Mercedes reveal the ‘pounding’ problems their power units faced

Thomas Maher
Mercedes' Lewis Hamilton on track at the Abu Dhabi Grand Prix. Yas Marina, November 2022.

Mercedes' Lewis Hamilton on track at the Abu Dhabi Grand Prix. Yas Marina, November 2022.

Mercedes’ Hywel Thomas has detailed some of the challenges faced by the team’s power unit department during 2022.

2022 represented a huge challenge for the engine departments of Mercedes, Ferrari, Honda, and Renault, due to the introduction of an engine freeze that coincided with the introduction of a new fuel mixture.

A move to a more sustainable E10 fuel, increasing the ethanol content of the mixture, gave the manufacturers a major headache as they battled to compensate for the dip in power, while also trying to unlock as much performance as possible – the engine freeze prevented any performance-related development being undertaken.

Mercedes appeared to be one of the hardest hit by the changes, with the factory team and their customers seemingly struggling for outright power against their rivals early on in the season.

Hywel Thomas: There was disappointment when we first hit the track

Hywel Thomas, managing director of Mercedes High-Performance Powertrains in Brixworth, joined Toto Wolff and Mike Elliott for an end-of-season review of the 2022 campaign.

“We came out at the beginning of the season with some wobbles on the power unit,” Wolff said.

“We didn’t like certain aspects of the deployment or the drivability of the power unit. And, whilst in the frozen environment, [Thomas] and [his] team were able to really add on performance, cope with the difficult environment of a bouncing car that was breaking the engine and still we were super reliable and the engine was performing very well towards the middle of the season and the end.”

Thomas chimed in to explain the challenges that the engine department had to overcome over the course of the season.

“At the beginning of the season, the two big things that we had was, firstly, the PU was going to get frozen and it was going to be a hardware freeze,” he said.

“That’s what we were going to be using for the next three years, and so we had a really big development programme over the whole of last year and through that winter, and just trying to make sure we landed that. It was a real big effort, a really, really big effort.

“Then the second thing we had was the change in the fuel regulations, which we knew was going to be a hit for us and we expected it to be a hit for others. But it’s the same as the chassis world, with those two quite large changes, we just didn’t know where we were going to end up.

“When we hit the track, I think there was a bit of disappointment and some things that we could certainly put right. We knew we couldn’t do it through hardware, which has been our way of developing things for the past however many years.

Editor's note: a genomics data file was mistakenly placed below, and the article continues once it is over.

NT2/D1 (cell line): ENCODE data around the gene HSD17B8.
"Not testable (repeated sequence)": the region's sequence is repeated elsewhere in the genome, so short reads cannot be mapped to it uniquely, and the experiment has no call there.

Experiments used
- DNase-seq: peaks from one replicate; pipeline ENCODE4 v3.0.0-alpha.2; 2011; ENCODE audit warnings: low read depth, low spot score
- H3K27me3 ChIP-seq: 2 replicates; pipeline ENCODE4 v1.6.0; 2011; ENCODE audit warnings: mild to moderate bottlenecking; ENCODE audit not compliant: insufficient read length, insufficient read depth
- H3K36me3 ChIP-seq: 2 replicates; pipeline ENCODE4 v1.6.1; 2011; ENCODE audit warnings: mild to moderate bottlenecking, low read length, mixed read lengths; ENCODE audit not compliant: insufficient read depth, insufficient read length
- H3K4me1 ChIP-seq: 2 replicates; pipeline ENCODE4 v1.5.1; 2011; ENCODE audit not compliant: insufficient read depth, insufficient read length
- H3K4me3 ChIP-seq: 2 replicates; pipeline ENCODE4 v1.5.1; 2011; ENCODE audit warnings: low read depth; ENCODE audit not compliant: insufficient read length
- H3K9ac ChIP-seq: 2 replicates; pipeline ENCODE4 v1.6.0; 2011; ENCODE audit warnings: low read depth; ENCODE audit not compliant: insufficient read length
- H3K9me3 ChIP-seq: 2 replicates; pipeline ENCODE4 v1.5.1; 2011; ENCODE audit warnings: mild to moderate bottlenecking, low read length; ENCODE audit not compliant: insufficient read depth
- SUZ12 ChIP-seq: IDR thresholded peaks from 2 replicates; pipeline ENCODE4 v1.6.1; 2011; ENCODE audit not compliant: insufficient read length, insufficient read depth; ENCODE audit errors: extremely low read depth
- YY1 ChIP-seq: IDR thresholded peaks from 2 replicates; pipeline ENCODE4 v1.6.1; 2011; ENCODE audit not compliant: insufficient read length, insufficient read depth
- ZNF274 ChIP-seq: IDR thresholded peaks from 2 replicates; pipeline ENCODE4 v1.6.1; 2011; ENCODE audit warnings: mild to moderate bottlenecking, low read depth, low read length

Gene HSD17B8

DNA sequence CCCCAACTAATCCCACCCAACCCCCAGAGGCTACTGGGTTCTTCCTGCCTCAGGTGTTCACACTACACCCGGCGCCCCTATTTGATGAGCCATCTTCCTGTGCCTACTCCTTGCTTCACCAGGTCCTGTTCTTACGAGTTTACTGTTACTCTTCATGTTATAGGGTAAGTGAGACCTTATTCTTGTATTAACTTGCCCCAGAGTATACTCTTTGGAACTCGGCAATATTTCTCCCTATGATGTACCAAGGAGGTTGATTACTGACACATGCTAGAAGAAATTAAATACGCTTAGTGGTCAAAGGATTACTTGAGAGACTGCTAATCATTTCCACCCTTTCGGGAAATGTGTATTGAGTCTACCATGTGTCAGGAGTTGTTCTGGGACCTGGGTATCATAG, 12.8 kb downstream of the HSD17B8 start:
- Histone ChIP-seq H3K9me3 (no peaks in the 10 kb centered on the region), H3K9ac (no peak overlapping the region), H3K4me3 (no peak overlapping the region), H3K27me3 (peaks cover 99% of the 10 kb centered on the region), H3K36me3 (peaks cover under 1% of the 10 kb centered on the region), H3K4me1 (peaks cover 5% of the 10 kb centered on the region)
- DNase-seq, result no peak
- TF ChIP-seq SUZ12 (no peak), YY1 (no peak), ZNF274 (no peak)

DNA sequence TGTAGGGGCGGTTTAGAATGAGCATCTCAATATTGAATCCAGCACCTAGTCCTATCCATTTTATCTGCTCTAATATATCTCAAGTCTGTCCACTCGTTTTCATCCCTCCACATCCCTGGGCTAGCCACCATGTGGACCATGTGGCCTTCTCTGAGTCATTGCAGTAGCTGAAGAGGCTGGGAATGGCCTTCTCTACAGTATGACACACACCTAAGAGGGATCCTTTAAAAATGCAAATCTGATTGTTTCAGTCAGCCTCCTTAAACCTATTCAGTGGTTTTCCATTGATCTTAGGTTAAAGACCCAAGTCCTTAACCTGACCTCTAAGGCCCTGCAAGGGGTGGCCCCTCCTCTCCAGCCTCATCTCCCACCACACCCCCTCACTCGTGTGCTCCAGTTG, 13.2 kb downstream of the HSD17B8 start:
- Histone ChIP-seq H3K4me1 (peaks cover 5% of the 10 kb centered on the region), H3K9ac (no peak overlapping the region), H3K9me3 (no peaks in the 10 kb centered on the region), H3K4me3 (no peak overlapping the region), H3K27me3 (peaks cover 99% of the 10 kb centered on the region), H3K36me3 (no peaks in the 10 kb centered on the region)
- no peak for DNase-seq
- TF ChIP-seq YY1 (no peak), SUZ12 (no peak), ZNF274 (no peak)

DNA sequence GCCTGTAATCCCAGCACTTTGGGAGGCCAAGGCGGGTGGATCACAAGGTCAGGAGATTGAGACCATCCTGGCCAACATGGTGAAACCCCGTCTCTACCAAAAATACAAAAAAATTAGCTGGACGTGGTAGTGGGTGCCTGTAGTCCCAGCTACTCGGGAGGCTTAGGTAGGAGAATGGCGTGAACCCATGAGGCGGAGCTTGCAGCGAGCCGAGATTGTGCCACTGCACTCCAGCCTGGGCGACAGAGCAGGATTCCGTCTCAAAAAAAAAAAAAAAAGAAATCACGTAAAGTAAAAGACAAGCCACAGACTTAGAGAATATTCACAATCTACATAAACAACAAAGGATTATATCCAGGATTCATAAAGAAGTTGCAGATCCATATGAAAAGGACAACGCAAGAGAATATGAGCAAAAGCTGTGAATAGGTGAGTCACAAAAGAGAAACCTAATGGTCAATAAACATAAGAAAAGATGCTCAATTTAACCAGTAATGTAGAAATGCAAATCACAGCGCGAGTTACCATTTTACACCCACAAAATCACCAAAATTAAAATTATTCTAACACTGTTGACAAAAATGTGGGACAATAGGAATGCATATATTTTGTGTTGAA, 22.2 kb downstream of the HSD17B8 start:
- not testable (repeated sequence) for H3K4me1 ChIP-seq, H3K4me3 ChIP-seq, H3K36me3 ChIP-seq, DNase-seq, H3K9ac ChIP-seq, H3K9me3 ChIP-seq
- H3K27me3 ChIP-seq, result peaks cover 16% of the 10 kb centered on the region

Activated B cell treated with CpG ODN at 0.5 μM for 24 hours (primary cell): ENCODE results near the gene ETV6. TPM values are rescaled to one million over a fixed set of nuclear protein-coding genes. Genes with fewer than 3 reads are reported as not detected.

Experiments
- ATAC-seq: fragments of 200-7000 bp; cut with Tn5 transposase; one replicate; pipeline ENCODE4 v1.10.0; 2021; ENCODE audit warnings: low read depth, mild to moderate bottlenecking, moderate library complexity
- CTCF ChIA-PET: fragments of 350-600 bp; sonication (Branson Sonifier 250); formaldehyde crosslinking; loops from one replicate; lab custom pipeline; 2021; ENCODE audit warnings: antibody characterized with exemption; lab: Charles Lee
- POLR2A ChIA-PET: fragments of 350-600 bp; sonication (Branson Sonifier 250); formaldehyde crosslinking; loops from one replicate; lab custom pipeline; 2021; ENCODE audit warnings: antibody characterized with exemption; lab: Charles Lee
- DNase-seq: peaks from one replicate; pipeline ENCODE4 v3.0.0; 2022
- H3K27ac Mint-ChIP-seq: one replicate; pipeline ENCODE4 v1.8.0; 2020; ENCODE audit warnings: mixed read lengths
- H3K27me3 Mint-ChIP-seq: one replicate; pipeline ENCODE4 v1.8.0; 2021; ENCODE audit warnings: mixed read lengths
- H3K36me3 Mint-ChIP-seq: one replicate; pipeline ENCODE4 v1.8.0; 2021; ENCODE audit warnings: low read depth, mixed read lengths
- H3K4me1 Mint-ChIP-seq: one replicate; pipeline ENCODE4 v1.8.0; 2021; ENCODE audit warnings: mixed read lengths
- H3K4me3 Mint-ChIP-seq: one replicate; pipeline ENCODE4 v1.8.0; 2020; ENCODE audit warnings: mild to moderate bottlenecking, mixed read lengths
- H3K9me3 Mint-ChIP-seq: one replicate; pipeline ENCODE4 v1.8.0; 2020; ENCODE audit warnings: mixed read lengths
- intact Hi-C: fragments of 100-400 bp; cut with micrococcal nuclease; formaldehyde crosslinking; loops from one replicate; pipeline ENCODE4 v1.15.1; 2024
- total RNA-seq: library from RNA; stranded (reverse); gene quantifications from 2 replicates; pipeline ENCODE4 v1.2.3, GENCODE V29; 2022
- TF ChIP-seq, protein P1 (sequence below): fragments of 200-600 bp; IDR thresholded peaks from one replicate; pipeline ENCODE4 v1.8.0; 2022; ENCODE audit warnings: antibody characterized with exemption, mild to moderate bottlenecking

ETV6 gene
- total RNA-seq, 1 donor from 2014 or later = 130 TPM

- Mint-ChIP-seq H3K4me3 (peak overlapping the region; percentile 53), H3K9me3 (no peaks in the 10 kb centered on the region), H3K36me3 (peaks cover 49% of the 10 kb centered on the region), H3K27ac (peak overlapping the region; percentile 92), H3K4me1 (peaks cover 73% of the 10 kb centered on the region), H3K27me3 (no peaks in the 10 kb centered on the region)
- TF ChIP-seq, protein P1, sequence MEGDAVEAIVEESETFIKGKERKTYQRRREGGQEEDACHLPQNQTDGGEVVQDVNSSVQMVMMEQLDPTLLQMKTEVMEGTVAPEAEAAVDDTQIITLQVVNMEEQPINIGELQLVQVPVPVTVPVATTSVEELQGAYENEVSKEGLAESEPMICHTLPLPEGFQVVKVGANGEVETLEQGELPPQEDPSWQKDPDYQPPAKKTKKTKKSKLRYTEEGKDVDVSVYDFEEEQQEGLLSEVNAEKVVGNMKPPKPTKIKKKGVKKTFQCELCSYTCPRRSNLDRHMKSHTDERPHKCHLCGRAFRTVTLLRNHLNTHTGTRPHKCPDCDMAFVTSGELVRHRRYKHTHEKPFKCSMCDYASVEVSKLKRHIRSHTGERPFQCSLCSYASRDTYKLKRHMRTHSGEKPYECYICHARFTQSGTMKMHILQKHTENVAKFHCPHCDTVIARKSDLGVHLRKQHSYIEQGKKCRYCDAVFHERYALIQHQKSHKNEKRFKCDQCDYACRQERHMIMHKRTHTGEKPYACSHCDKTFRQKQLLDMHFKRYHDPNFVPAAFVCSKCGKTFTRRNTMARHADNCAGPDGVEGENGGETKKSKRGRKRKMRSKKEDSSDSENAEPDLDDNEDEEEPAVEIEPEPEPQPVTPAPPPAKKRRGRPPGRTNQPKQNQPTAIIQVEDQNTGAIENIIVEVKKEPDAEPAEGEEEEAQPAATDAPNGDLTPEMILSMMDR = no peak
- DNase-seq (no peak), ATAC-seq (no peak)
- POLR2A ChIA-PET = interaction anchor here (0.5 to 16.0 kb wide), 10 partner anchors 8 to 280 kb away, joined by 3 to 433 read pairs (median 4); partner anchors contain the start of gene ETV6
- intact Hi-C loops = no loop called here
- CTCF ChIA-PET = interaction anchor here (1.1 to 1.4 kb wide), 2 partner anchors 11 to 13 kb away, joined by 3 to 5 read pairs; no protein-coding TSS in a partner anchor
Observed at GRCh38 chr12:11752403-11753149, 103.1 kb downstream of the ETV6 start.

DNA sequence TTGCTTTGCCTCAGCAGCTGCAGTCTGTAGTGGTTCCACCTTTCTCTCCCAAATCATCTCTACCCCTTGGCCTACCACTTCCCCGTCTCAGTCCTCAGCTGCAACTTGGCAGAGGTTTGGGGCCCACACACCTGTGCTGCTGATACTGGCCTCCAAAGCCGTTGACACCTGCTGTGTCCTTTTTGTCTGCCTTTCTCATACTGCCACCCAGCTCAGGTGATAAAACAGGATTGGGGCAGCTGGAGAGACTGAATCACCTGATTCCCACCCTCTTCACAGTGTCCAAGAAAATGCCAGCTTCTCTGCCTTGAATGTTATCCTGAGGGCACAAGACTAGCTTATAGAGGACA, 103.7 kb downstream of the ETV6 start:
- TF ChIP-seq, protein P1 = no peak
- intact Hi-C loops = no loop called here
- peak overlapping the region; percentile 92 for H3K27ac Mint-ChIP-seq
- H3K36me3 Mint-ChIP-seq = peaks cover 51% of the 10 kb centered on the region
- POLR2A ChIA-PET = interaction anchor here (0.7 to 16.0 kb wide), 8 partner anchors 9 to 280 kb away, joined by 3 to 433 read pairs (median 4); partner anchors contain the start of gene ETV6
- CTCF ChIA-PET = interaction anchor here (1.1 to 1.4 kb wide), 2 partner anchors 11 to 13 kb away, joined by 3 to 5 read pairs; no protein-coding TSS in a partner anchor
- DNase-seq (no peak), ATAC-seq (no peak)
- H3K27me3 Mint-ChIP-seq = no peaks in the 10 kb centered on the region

“So we had to really go back and reconsider how were we going to develop ourselves out of that position and, after the first race or so, going back and saying our part of this is to get some more performance and get some better drivability and we need to add that at the same time the car is being developed and that’s how we’ll get out of this position.”

Mercedes improvement was delicate balancing act as PUs took ‘a pounding’

This was no easy task, given that performance-related development was expressly forbidden – meaning any gains would have to be made through reliability fixes and software tweaks.

“We all had to look around and figure out how to do that in this new world,” Thomas explained, before revealing that the porpoising problems on the chassis and aerodynamic side had the side effect of slamming the power units into the ground at high speed.

“That became the excitement of the season, seeing how we could change the way that we could develop this PU to get more performance even though the hardware is frozen.

“It was really ‘well, we’re going to have to do small gains every week’. Just every weekend. Just keep picking off a little gain.

“At the same time, don’t compromise the reliability. That’s what we were seeing and we’re, in some ways, a little bit fortunate that you can see some of those numbers on the dyno. You can do the tests on the dyno. You can see we developed a little bit more energy and we can say ‘OK, we are taking that to the circuit’ and it’s comforting to be able to watch that and see that working.

“The other thing, by that period of the season, it was becoming very clear that the engines were taking a hell of a pounding. The bottom of the engines, seeing some of the parts that were off the race engines, it’s quite a surprise to see exactly how hard they’re being hit by the ground.

“When you saw Lewis and George looking a bit uncomfortable getting out of the cars, the PUs were doing much the same.”

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